Abstract: Background Patients with atrial fibrillation considering use of anticoagulants must balance stroke reduction against bleeding risk. Knowledge of bleeding risk without the use of anticoagulants may help inform this decision. Purpose To determine the rate of major bleeding reported in observational studies of atrial fibrillation patients not receiving Vitamin K antagonists (VKA). Data Sources We searched MEDLINE, EMBASE and CINAHL to October 2011 and examined reference lists of eligible studies and related reviews. Study Selection All longitudinal cohort studies that included over 100 adult patients with atrial fibrillation not receiving VKA. Data Extraction Teams of two reviewers independently and in duplicate adjudicated eligibility, assessed risk of bias and abstracted study characteristics and outcomes. Data Synthesis Twenty-one eligible studies included 96,448 patients. Major bleeding rates varied widely, from 0 to 4.69 events per 100 patient-years. The pooled estimate in 13 studies with 78839 patients was 1.59 with a 99% confidence interval of 1.10 to 2.3 and median 1.42 (interquartile range 0.62–2.70). Pooled estimates for fatal bleeding and non-fatal bleeding from 4 studies that reported these outcomes were, respectively, 0.40 (0.34 to 0.46) and 1.18 (0.30 to 4.56) per 100 patient-years. In 9 randomized controlled trials (RCTs) the median rate of major bleeding in patients not receiving either anticoagulant or antiplatelet therapy was 0.6 (interquartile 0.2 to 0.90), and in 12 RCTs the median rate of major bleeding in patients receiving a single antiplatelet agent was 0.75 (interquartile 0.4 to 1.4). Conclusion Results suggest that patients with atrial fibrillation not receiving VKA enrolled in observational studies represent a population on average at higher risk of bleeding.
A Very Solid Fuel: Ferrous Iron Oxide as a Geochemical Energy Source  [PDF]
John W. Halloran
Natural Resources (NR) , 2015, DOI: 10.4236/nr.2015.62010
Abstract: Ferrous iron oxides, present in abundant minerals such as olivines, can be oxidized to ferric iron oxide to produce more energy per unit oxygen than carbon and hydrogen. These “geofuels” are essentially inexhaustible. Energy might be extracted from geofuels by using the ferrous iron oxide to reduce fluids for use in a fuel cell. Water can be reduced by geofuels, producing hydrogen fuel. Ferrous iron oxide containing rocks are abundant, but diluted with inert oxides. Exploiting them requires new technologies to extract the energy and handle the oxidized mineral residues.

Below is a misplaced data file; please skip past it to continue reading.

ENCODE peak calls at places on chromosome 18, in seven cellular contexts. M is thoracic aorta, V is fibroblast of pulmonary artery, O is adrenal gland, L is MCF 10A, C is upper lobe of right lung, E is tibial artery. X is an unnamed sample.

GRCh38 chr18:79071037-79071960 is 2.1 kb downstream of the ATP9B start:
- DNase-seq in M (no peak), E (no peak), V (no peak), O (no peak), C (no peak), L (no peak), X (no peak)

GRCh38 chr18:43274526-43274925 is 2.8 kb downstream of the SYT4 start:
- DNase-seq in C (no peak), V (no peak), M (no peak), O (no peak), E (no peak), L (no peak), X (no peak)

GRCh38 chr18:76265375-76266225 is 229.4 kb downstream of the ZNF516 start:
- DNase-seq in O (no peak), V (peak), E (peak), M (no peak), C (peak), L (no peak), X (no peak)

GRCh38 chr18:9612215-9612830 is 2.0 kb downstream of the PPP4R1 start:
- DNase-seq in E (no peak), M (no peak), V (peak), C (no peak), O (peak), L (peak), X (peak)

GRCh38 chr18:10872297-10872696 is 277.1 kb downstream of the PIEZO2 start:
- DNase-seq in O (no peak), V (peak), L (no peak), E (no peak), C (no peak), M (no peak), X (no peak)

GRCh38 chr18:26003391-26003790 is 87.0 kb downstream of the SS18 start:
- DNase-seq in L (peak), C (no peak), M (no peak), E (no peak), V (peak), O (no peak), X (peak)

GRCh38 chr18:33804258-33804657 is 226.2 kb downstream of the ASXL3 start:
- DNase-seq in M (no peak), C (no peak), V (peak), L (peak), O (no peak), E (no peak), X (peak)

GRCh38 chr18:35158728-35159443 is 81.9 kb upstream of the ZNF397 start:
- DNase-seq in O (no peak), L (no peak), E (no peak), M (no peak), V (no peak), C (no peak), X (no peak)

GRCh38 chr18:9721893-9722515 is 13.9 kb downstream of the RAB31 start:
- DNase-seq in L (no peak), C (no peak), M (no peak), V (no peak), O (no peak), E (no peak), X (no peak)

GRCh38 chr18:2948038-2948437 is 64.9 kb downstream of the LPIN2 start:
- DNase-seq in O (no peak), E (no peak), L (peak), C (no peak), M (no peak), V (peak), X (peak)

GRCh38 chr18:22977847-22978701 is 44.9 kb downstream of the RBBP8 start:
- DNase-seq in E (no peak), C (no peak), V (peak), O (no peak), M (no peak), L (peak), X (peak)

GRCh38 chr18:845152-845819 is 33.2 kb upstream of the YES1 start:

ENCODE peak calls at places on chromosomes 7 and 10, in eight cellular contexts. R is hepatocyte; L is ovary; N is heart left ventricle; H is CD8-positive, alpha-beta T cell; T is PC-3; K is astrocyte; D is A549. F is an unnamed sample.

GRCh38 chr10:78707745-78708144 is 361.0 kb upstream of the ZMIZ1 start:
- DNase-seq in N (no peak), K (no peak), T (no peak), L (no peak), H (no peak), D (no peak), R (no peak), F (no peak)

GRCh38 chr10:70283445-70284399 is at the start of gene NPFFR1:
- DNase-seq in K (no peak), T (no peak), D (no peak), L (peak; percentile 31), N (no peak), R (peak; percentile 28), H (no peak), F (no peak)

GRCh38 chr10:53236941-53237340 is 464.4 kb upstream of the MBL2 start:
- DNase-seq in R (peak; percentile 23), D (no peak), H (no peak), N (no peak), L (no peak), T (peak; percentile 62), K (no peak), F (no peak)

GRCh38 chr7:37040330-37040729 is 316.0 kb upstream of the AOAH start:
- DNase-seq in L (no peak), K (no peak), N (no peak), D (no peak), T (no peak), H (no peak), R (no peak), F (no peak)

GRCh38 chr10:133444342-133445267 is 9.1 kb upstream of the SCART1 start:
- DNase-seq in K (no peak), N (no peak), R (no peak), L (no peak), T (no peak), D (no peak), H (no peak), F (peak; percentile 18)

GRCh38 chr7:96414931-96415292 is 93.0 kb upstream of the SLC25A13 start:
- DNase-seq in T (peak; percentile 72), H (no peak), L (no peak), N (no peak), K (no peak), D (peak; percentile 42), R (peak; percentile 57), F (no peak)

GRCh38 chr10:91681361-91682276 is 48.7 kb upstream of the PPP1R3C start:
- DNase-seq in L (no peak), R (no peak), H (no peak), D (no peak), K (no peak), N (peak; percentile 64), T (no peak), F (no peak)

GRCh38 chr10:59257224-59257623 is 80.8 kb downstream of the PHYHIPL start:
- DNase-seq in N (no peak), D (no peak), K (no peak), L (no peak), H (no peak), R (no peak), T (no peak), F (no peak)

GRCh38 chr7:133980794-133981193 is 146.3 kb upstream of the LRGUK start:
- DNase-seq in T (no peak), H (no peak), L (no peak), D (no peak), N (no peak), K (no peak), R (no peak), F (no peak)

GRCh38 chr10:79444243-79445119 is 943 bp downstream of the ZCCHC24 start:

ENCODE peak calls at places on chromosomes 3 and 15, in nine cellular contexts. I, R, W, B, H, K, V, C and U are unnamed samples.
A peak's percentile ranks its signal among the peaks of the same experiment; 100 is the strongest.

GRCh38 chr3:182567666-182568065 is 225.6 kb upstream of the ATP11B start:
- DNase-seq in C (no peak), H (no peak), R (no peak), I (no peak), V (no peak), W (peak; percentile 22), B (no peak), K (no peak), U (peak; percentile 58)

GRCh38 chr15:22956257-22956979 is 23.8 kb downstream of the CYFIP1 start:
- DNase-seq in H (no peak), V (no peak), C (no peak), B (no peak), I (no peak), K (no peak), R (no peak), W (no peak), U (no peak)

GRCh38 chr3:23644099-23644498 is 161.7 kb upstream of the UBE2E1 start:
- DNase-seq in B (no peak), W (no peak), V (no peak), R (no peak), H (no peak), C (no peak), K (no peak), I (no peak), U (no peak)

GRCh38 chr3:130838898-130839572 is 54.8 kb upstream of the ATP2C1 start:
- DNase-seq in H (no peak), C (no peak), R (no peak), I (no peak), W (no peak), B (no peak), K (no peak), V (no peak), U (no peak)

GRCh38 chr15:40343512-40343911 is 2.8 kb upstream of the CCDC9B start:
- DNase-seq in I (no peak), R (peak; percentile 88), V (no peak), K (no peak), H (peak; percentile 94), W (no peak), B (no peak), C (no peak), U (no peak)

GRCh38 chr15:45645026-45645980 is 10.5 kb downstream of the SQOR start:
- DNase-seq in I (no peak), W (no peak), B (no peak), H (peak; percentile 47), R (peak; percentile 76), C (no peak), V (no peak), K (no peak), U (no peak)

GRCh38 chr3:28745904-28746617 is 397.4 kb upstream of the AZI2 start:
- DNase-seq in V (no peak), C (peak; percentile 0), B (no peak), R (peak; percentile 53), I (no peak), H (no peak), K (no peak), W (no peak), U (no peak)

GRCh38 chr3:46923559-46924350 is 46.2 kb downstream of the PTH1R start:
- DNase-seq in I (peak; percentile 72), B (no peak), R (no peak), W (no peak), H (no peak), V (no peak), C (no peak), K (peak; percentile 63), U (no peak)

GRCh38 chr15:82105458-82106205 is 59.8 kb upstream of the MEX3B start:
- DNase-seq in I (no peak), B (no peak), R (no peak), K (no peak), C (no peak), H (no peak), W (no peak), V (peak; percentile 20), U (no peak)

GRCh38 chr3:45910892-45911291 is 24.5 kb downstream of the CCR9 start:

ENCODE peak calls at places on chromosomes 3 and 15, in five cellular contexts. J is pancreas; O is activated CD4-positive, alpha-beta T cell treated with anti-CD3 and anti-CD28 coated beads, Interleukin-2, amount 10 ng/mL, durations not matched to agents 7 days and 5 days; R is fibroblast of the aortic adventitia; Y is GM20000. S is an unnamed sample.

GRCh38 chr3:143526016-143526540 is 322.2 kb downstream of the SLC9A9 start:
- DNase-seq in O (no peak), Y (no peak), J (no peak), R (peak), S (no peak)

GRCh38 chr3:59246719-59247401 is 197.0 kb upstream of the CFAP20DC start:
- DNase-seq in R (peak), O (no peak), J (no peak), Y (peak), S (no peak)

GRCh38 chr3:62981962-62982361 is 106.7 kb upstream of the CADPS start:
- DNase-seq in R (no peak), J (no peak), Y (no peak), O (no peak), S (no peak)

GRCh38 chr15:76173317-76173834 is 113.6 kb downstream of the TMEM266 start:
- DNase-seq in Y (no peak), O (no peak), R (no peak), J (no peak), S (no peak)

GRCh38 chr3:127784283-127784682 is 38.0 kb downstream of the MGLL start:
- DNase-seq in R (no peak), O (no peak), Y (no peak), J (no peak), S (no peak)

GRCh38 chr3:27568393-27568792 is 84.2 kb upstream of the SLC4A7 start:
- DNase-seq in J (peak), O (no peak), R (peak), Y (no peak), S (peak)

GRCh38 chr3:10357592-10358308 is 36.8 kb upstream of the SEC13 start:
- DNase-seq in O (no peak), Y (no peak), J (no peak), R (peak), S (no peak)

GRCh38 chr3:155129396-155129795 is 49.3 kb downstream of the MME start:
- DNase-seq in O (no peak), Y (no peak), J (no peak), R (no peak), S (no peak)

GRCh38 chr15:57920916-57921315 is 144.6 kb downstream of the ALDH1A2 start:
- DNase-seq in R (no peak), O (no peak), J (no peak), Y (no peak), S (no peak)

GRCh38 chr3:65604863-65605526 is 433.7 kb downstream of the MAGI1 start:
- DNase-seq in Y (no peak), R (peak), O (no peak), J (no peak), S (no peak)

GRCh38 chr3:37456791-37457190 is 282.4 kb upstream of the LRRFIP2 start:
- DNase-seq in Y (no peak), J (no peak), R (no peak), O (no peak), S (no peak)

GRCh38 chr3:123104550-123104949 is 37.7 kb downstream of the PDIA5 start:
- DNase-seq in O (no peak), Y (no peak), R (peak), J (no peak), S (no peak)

Improved Efficiency of Heat Exchange Using KELEA Activated Water  [PDF]
W. John Martin
Open Journal of Energy Efficiency (OJEE) , 2015, DOI: 10.4236/ojee.2015.42004
Abstract: An environmental force termed KELEA (kinetic energy limiting electrostatic attraction) is postulated to reduce the strength of intermolecular (hydrogen) bonding of water molecules, resulting in increased kinetic activity of the water. While regular water does not directly absorb KELEA from the environment, various dipolar compounds with separated electrical charges can seemingly act as a primary antenna for KELEA, with secondary transfer of energy into nearby water. Moreover, once sufficiently activated, the separated electrical charges in activated water can apparently function as a receiver for KELEA, leading to further activation of the water and also to the activation of added water. Prior publications have addressed the agricultural and potential clinical benefits of using KELEA activated water. This article is intended as the first in a series of papers describing useful industrial applications of KELEA activated water. The focus of the present paper is on the improved efficiency of industrial water heating and cooling systems by using KELEA activated water provided by pelleted, ground and heated volcanic rock as supplied by Kiko Technology.
KELEA: A Natural Energy That Seemingly Reduces Intermolecular Hydrogen Bonding in Water and Other Liquids  [PDF]
W. John Martin
Open Journal of Biophysics (OJBIPHY) , 2015, DOI: 10.4236/ojbiphy.2015.53006
Abstract: The alternative cellular energy (ACE) pathway was initially identified as a non-immunological defense mechanism against virus infections. It is particularly relevant to the suppression of stealth adapted viruses, which are not normally recognized by the cellular immune system. Many of the methods able to enhance the ACE pathway are consistent with the transfer of a natural energy to the body’s fluids. Additional support for this premise is provided in this paper. The vapor pressure and rate of evaporation of activated water, ethanol and gasoline increase to beyond atmospheric pressure over time. The term KELEA (kinetic energy limiting electrostatic attraction) is proposed for a natural energy that increases the volatility of fluids, seemingly through the loosening of intermolecular hydrogen bonding. KELEA activated fluids have many potential health, agricultural and industrial applications, as well as providing the opportunity for fundamental research.
Stealth Adapted Viruses: A Bridge between Molecular Virology and Clinical Psychiatry  [PDF]
W. John Martin
Open Journal of Psychiatry (OJPsych) , 2015, DOI: 10.4236/ojpsych.2015.54035